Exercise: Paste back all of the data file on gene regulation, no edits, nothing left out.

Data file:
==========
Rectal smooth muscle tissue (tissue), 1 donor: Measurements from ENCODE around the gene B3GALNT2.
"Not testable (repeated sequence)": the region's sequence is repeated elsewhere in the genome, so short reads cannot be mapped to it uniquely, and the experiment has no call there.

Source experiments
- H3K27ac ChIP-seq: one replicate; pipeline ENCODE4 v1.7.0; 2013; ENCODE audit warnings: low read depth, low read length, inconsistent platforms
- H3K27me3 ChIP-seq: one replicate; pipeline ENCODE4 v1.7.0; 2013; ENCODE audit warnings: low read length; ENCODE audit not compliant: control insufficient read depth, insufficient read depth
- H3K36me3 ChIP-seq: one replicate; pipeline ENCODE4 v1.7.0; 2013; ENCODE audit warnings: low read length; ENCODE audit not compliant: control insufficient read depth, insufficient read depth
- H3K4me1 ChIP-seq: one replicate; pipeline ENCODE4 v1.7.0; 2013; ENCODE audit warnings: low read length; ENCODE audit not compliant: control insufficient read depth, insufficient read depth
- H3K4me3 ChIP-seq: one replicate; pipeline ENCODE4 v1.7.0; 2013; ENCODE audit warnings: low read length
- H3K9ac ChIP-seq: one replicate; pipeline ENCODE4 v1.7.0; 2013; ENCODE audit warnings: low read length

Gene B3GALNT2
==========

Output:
Rectal smooth muscle tissue (tissue), 1 donor: Measurements from ENCODE around the gene B3GALNT2.
"Not testable (repeated sequence)": the region's sequence is repeated elsewhere in the genome, so short reads cannot be mapped to it uniquely, and the experiment has no call there.

Source experiments
- H3K27ac ChIP-seq: one replicate; pipeline ENCODE4 v1.7.0; 2013; ENCODE audit warnings: low read depth, low read length, inconsistent platforms
- H3K27me3 ChIP-seq: one replicate; pipeline ENCODE4 v1.7.0; 2013; ENCODE audit warnings: low read length; ENCODE audit not compliant: control insufficient read depth, insufficient read depth
- H3K36me3 ChIP-seq: one replicate; pipeline ENCODE4 v1.7.0; 2013; ENCODE audit warnings: low read length; ENCODE audit not compliant: control insufficient read depth, insufficient read depth
- H3K4me1 ChIP-seq: one replicate; pipeline ENCODE4 v1.7.0; 2013; ENCODE audit warnings: low read length; ENCODE audit not compliant: control insufficient read depth, insufficient read depth
- H3K4me3 ChIP-seq: one replicate; pipeline ENCODE4 v1.7.0; 2013; ENCODE audit warnings: low read length
- H3K9ac ChIP-seq: one replicate; pipeline ENCODE4 v1.7.0; 2013; ENCODE audit warnings: low read length

Gene B3GALNT2